ASEAN KEY DESTINATIONS
Thai central bank sees tourist arrivals at 4-year low in 2009
Thailand may see its lowest number of tourist arrivals in four years in 2009 after the blockade of Bangkok's airports late last year that stranded thousands of holidaymakers, Reuters reported, quoting a report issued by the Bank of Thailand.
The week-long siege of Suvarnabhumi airport from Nov. 25 by anti-government protesters caused massive damage to the important tourist and trade sectors. Don Muang airport, a big domestic hub, was also closed by protesters.
The central bank said foreign arrivals probably fell 3 percent to 14 million in 2008 and could drop nearly 9 percent to 12.8 million this year.
That would be the lowest since 2005, when visitors dropped slightly from the previous year to 11.5 million after the December 2004 tsunami, which killed more than 5,300 people in Thailand.
The blockade of Suvarnabhumi, which handles more than 100,000 travellers a day, could not have come at a worse time for Thai tourism, since November is the start of the peak season.
Illustrating the immediate impact on tourism, the report said that arrivals in the first 11 months of 2008 were 3.7 percent higher than in the same period the previous year at 13.4 million.
Without the airport blockade, arrivals could have totalled 14.6 million in 2008 as a whole and 15.6 million in 2009, the report estimated.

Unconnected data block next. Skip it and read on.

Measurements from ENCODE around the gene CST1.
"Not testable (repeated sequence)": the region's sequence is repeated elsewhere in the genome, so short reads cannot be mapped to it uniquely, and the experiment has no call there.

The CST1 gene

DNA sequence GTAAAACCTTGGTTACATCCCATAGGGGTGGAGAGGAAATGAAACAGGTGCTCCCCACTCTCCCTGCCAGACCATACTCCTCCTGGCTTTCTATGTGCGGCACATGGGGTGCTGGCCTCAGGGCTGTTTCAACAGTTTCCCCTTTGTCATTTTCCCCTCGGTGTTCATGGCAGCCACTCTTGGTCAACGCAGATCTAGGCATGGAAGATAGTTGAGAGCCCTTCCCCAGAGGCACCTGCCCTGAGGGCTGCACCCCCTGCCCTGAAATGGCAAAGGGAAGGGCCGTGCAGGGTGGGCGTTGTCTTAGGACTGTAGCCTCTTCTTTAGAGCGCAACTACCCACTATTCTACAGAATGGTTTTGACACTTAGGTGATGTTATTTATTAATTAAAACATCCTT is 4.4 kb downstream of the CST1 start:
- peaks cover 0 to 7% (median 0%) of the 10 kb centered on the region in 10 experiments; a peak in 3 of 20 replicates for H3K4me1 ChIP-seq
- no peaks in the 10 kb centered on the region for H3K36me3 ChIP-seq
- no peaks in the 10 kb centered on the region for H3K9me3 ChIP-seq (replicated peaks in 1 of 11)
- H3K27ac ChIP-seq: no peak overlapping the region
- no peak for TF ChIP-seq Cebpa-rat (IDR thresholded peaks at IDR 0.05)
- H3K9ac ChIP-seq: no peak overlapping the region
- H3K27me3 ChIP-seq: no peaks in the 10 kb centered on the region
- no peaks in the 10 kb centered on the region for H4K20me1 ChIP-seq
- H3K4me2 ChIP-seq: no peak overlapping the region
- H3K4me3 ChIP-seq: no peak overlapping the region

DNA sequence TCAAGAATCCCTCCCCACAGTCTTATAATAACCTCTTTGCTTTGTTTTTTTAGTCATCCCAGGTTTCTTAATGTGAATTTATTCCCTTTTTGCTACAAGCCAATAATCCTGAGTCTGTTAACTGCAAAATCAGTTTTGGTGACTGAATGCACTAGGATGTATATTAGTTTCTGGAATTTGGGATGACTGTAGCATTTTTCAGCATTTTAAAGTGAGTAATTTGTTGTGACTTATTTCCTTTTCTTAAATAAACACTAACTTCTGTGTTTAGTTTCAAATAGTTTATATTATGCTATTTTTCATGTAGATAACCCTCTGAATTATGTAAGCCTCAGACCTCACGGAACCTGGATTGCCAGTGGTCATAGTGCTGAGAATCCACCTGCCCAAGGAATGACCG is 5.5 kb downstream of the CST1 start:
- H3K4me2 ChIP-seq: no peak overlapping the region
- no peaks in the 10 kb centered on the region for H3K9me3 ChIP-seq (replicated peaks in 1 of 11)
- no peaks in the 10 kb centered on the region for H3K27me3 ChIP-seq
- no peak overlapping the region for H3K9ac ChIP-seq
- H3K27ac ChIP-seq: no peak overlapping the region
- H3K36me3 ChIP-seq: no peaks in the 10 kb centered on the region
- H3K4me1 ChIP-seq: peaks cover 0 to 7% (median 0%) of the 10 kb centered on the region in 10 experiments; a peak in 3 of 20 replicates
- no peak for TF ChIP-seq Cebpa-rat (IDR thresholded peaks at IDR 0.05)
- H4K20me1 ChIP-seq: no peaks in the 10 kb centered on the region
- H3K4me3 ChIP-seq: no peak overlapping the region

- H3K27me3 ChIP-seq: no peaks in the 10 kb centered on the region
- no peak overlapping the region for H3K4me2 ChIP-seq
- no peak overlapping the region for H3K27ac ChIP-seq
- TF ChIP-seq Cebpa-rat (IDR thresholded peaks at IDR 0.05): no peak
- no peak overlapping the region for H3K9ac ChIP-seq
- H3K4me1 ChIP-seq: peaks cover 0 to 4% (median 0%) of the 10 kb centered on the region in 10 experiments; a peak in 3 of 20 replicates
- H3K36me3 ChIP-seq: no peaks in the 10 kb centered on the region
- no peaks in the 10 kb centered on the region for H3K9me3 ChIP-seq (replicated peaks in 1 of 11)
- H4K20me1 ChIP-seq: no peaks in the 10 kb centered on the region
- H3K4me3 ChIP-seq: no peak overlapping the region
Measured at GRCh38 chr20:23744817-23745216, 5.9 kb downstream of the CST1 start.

Revenue from tourism -- which employs 1.8 million people out of a population of about 65 million -- could fall 14 percent to 484 billion baht this year ($14 billion) after a projected 2 percent drop to 564 billion baht in 2008, the report said.
In total, the airport closures could eventually cost the economy 290 billion baht, or 3 percent of 2009 GDP, with the tourist sector the hardest hit, it said.
Of those projected losses, 120 billion baht was in the service sector, 90 billion baht in the transport sector and 60 billion baht in industry and other sectors.
Prime Minister Abhisit Vejjajiva has warned that the country could slide into recession and says his government plans aggressive measures to help the export-led economy, which the central bank expects to grow just 0.5-2.5 percent this year.
Exports fell nearly 18 percent in November, the first monthly drop since 2002, due to the airport blockade and falling demand in the face of the global economic crisis.